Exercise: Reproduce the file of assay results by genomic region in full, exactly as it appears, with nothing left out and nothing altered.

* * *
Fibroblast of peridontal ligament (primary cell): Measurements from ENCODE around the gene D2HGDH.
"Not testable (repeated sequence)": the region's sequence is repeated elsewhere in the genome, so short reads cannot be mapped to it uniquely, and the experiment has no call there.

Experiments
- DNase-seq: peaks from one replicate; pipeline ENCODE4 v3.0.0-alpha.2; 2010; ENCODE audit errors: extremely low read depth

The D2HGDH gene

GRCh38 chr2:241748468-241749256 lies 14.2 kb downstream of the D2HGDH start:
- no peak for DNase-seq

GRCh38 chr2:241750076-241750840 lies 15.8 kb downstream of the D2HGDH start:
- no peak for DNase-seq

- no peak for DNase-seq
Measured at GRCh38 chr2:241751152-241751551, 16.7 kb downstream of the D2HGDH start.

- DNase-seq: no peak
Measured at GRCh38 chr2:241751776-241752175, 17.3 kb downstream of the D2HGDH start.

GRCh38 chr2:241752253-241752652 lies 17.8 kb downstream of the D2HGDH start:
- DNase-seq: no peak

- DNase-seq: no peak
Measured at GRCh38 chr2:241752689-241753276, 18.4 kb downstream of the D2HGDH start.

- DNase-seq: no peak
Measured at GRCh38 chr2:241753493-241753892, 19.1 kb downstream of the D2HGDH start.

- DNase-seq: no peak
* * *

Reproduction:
Fibroblast of peridontal ligament (primary cell): Measurements from ENCODE around the gene D2HGDH.
"Not testable (repeated sequence)": the region's sequence is repeated elsewhere in the genome, so short reads cannot be mapped to it uniquely, and the experiment has no call there.

Experiments
- DNase-seq: peaks from one replicate; pipeline ENCODE4 v3.0.0-alpha.2; 2010; ENCODE audit errors: extremely low read depth

The D2HGDH gene

GRCh38 chr2:241748468-241749256 lies 14.2 kb downstream of the D2HGDH start:
- no peak for DNase-seq

GRCh38 chr2:241750076-241750840 lies 15.8 kb downstream of the D2HGDH start:
- no peak for DNase-seq

- no peak for DNase-seq
Measured at GRCh38 chr2:241751152-241751551, 16.7 kb downstream of the D2HGDH start.

- DNase-seq: no peak
Measured at GRCh38 chr2:241751776-241752175, 17.3 kb downstream of the D2HGDH start.

GRCh38 chr2:241752253-241752652 lies 17.8 kb downstream of the D2HGDH start:
- DNase-seq: no peak

- DNase-seq: no peak
Measured at GRCh38 chr2:241752689-241753276, 18.4 kb downstream of the D2HGDH start.

- DNase-seq: no peak
Measured at GRCh38 chr2:241753493-241753892, 19.1 kb downstream of the D2HGDH start.

- DNase-seq: no peak